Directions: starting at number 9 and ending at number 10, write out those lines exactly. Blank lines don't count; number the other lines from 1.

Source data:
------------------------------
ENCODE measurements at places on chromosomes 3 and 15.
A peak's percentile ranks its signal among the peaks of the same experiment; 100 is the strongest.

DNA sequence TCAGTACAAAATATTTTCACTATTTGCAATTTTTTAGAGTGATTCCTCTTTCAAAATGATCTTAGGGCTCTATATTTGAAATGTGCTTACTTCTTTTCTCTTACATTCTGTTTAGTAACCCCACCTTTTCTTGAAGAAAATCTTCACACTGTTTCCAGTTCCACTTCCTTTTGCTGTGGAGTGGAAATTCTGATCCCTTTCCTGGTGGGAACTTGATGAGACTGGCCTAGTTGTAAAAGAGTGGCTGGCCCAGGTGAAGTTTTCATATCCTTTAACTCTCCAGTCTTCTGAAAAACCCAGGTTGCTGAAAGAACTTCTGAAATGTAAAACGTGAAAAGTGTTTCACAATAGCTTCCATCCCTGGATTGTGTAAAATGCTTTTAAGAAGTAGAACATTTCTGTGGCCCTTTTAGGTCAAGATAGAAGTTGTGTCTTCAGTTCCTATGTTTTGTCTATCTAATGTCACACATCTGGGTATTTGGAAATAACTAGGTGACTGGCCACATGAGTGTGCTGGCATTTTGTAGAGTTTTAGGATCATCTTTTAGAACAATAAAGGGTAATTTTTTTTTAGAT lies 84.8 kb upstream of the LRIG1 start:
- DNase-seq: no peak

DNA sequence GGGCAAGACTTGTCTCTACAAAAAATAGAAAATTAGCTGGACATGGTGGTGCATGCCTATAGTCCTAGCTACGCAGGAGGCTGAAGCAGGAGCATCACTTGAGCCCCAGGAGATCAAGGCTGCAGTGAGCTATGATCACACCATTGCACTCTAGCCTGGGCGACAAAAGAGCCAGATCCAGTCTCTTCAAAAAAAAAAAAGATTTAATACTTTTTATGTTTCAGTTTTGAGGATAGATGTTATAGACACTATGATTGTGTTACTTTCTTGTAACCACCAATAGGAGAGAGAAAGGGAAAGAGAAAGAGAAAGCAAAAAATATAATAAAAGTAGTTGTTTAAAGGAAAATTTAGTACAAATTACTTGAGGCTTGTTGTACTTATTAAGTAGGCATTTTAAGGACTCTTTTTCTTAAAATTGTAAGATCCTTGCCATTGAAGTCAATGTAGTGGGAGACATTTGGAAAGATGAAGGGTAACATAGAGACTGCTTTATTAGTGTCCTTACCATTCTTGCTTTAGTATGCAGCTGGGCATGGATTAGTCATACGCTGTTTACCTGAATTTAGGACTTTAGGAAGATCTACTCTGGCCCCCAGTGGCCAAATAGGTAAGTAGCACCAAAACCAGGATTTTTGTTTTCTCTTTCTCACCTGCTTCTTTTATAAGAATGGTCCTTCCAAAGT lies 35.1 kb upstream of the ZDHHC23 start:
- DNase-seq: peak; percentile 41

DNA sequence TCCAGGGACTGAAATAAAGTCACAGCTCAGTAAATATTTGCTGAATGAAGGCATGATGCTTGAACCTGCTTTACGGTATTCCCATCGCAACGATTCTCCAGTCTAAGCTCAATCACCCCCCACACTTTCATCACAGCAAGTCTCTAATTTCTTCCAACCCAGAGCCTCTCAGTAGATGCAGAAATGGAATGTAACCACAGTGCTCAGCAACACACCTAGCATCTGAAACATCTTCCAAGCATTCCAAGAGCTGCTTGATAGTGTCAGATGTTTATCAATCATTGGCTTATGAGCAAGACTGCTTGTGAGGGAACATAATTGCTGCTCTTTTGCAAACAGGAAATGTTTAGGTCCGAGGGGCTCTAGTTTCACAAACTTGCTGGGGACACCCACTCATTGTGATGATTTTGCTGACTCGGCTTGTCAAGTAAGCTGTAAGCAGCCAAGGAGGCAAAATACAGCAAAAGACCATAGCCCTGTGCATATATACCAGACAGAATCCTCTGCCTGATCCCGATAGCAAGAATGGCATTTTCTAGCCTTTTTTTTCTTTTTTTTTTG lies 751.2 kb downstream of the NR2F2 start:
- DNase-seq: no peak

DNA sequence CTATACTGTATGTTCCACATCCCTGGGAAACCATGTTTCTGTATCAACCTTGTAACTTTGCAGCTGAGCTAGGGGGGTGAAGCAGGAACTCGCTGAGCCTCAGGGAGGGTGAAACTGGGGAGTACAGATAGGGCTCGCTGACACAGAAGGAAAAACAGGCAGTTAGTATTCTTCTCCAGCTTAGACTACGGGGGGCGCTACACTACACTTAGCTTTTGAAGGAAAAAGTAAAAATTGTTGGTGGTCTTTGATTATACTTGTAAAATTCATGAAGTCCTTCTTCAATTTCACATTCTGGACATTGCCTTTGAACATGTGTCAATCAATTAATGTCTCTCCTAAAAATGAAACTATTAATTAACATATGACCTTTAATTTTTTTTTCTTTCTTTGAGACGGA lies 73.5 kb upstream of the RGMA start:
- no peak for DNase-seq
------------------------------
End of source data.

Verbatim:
DNA sequence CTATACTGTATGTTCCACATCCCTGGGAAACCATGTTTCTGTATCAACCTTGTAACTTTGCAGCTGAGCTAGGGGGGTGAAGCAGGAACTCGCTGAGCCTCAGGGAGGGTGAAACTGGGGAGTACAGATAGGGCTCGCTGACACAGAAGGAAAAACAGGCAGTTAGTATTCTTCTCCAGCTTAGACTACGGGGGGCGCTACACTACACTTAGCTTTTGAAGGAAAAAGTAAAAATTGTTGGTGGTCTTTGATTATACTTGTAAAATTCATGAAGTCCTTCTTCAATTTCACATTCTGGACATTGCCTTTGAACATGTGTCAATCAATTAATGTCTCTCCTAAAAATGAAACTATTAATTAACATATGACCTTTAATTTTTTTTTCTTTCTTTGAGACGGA lies 73.5 kb upstream of the RGMA start:
- no peak for DNase-seq